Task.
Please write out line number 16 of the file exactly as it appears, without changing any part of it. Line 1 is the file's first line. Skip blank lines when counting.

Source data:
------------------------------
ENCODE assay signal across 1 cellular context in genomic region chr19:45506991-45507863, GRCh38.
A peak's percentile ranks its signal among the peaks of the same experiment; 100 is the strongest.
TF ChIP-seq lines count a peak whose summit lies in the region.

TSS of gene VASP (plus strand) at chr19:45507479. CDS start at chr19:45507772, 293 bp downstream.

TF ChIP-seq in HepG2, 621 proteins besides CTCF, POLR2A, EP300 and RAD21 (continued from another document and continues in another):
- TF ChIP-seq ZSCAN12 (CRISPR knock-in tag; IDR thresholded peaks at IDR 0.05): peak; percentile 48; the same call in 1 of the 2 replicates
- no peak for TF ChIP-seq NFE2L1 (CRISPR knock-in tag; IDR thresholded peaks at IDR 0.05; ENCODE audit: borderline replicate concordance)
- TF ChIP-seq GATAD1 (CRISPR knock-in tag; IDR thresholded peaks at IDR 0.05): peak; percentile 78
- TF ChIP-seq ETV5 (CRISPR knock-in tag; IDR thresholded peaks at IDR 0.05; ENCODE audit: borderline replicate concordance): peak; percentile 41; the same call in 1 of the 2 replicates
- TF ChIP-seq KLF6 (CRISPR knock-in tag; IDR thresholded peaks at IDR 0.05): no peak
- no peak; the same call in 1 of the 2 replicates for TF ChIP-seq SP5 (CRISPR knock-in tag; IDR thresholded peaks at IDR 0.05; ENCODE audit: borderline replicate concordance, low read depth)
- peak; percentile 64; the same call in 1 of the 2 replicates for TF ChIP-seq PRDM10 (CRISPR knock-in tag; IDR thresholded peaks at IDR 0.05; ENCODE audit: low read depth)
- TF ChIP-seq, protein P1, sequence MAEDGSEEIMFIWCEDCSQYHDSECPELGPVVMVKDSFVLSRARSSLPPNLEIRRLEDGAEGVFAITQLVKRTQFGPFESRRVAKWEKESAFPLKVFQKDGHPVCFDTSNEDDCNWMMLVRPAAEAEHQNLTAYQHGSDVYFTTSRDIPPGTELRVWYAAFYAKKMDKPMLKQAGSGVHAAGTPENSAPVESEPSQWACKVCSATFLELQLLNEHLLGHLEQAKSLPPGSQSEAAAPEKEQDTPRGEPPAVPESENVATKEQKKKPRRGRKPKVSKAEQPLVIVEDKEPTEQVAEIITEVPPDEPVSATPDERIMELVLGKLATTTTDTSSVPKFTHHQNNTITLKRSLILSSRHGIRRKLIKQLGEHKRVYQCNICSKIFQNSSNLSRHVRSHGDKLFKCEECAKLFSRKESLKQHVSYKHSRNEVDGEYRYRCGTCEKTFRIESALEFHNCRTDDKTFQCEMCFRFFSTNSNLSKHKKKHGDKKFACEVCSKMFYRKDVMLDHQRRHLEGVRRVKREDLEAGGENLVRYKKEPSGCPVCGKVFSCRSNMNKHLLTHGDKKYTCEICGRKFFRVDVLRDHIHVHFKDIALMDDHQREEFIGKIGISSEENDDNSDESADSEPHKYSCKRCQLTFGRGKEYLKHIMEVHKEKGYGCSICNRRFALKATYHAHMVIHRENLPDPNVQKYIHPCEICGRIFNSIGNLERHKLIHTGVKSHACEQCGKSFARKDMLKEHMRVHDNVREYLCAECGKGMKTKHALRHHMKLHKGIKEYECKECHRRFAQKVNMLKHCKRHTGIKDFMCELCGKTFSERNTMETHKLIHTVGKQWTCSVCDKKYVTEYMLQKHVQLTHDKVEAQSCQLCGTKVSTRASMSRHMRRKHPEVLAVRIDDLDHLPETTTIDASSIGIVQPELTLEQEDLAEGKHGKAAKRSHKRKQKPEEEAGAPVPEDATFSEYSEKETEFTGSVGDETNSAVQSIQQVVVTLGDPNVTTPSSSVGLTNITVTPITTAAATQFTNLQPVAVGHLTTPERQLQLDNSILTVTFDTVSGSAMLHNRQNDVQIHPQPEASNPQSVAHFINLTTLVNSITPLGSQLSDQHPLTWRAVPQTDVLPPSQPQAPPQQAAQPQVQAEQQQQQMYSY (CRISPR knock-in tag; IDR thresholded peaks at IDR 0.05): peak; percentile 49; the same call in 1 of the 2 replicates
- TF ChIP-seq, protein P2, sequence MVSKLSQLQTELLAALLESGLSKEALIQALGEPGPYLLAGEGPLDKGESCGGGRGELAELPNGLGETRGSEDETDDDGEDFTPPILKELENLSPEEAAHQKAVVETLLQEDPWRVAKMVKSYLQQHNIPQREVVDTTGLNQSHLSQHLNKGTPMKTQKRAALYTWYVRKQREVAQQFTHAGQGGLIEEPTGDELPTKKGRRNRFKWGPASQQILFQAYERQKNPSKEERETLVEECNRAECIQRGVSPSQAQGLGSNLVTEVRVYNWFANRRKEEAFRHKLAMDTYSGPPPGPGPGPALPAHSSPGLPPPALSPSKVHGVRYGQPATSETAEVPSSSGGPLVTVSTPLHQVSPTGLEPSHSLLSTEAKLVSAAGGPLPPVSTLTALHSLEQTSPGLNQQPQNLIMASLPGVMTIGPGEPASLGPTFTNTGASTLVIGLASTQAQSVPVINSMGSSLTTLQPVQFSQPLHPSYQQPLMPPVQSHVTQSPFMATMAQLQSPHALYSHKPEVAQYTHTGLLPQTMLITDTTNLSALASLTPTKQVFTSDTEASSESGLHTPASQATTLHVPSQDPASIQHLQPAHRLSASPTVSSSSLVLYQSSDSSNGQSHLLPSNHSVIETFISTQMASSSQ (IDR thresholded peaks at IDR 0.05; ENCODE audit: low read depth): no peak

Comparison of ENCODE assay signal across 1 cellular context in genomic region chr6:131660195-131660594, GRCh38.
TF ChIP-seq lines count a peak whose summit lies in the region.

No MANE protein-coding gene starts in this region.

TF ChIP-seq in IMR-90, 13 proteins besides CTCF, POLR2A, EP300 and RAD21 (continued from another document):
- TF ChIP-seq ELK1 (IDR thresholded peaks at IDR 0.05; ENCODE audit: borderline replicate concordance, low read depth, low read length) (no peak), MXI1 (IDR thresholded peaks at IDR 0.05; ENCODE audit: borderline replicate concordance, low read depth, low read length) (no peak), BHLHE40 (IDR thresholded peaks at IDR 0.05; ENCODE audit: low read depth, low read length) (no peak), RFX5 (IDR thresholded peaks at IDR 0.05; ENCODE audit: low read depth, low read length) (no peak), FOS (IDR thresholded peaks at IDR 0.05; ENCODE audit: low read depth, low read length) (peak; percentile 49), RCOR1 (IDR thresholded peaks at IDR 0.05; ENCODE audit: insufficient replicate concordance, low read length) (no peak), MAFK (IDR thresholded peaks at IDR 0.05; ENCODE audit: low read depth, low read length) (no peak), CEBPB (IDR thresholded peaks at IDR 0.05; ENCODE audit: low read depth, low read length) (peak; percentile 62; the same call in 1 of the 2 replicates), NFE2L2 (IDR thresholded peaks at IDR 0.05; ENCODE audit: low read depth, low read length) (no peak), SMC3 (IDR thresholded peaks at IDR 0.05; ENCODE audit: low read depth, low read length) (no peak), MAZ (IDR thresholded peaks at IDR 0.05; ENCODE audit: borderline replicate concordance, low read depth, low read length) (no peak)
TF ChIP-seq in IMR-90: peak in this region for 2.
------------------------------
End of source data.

TF ChIP-seq lines count a peak whose summit lies in the region.